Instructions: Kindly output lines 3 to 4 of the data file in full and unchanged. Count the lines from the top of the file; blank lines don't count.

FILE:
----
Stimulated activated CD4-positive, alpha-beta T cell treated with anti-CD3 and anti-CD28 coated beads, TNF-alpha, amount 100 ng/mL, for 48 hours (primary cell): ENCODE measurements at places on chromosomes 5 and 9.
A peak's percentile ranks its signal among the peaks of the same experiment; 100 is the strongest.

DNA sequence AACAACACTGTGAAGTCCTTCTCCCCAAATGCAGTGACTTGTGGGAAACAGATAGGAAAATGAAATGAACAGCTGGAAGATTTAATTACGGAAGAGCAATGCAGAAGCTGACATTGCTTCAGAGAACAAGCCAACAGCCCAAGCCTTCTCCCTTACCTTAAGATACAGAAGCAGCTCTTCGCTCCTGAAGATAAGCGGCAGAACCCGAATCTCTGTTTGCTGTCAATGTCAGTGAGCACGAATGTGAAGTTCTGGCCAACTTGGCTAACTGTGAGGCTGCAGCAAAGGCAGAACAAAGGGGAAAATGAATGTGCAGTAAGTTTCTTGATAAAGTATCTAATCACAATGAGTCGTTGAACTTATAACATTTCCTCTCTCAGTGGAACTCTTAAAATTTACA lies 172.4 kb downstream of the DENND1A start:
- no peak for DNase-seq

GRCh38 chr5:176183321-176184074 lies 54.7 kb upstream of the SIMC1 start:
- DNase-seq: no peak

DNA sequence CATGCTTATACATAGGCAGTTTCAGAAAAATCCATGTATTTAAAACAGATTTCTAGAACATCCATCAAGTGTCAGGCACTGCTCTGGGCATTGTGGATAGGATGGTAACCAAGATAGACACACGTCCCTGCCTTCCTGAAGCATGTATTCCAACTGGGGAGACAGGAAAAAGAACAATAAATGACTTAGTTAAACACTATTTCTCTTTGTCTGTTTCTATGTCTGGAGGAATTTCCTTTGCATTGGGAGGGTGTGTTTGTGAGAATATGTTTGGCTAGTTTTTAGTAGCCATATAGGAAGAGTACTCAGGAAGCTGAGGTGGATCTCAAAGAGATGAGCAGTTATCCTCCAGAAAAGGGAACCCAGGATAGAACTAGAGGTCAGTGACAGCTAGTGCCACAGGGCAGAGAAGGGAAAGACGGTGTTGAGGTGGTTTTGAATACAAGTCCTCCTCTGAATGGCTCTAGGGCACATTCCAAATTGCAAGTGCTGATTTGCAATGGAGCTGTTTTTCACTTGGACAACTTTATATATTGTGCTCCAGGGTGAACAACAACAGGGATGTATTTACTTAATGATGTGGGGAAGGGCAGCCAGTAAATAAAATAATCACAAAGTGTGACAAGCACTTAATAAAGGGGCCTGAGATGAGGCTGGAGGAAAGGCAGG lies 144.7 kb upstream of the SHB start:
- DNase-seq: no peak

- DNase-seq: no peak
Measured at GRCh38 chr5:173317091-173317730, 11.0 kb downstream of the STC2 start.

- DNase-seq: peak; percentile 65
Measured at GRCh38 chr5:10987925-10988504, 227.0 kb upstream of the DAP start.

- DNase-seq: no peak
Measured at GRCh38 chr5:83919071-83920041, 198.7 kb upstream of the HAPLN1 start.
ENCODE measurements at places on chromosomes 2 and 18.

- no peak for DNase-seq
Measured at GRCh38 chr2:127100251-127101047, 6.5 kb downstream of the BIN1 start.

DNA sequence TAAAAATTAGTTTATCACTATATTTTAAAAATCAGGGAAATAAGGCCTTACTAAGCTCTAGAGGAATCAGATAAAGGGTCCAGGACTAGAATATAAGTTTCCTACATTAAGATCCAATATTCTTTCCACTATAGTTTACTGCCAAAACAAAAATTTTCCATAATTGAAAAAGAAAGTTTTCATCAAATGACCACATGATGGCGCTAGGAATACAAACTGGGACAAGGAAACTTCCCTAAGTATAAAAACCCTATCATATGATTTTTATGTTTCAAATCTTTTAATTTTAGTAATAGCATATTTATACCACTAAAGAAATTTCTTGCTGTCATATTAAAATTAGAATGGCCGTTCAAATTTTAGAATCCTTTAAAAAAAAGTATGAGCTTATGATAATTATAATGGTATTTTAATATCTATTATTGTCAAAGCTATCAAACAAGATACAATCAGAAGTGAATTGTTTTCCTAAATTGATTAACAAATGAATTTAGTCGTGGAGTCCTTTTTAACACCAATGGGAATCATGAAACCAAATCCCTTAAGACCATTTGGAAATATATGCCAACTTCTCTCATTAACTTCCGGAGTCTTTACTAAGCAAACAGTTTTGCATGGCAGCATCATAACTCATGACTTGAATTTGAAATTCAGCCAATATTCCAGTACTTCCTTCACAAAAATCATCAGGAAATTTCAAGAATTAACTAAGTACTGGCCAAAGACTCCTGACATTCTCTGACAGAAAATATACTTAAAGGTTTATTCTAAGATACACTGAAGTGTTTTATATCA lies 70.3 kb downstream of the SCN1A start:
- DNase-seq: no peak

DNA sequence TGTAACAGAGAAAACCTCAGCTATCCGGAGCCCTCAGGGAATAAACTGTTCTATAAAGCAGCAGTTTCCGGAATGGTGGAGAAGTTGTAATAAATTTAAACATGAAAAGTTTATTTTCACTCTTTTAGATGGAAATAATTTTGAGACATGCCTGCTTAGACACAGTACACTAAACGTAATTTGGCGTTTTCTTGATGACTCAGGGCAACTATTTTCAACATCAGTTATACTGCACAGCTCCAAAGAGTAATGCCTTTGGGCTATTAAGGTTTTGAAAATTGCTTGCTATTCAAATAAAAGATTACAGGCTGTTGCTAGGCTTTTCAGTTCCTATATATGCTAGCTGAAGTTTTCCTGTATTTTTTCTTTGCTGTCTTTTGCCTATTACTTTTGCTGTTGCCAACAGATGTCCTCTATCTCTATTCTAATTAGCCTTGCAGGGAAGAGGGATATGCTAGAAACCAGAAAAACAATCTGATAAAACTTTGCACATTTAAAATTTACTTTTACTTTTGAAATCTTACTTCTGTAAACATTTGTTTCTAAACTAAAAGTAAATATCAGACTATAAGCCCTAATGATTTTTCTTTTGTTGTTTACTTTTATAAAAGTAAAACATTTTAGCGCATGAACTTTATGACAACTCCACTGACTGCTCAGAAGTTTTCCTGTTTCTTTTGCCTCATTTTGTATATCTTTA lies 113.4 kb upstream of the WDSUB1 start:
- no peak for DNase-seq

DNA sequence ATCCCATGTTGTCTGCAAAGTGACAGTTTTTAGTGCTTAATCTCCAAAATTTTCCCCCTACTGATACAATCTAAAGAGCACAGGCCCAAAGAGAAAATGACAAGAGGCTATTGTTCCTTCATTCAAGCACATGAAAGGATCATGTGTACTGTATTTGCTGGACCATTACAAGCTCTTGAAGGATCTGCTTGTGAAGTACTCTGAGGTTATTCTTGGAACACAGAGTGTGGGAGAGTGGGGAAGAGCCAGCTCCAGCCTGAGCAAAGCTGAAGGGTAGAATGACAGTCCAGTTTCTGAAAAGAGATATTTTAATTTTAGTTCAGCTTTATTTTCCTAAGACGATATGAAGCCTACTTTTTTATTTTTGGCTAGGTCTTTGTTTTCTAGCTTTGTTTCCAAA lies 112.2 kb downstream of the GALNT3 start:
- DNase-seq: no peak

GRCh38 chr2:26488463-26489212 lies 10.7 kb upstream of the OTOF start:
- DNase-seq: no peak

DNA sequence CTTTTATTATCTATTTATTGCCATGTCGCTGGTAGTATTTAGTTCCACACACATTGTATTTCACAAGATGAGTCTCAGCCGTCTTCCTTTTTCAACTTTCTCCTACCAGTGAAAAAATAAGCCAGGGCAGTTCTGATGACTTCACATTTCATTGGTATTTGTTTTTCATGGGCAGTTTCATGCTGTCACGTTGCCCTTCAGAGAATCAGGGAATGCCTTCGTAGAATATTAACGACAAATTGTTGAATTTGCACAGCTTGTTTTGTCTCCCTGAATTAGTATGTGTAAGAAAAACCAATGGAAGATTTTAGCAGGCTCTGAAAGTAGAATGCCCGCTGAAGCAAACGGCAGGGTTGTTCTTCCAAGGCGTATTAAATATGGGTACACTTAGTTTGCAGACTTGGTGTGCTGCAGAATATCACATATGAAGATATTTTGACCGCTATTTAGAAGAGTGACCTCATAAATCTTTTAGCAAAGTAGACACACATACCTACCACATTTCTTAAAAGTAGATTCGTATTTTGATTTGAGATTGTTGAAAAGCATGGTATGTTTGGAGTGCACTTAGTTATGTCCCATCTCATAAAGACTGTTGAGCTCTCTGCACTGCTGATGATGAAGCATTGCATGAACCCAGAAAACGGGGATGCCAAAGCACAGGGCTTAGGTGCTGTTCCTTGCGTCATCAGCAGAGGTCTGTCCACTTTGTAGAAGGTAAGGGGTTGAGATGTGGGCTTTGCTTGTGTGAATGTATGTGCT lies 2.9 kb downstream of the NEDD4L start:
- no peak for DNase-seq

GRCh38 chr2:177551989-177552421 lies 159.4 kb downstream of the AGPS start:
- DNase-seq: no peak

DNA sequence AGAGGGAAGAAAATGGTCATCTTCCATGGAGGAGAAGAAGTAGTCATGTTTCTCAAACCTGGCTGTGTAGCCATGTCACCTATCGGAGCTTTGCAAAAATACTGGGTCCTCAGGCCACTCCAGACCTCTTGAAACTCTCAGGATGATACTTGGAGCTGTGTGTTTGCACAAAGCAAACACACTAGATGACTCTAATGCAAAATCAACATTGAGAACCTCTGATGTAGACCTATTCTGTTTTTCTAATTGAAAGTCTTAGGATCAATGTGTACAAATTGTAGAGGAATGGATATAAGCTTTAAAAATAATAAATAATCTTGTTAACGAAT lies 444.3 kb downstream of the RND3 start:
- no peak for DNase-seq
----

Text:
DNA sequence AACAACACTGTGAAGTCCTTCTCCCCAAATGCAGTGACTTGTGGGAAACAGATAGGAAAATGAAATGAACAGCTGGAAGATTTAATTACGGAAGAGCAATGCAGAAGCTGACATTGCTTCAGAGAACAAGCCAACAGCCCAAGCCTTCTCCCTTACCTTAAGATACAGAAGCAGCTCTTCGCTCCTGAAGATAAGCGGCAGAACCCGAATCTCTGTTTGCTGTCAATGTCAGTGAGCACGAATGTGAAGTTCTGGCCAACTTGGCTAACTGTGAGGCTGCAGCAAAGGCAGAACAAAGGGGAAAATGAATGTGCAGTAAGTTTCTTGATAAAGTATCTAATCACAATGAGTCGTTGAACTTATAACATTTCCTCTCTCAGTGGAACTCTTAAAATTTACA lies 172.4 kb downstream of the DENND1A start:
- no peak for DNase-seq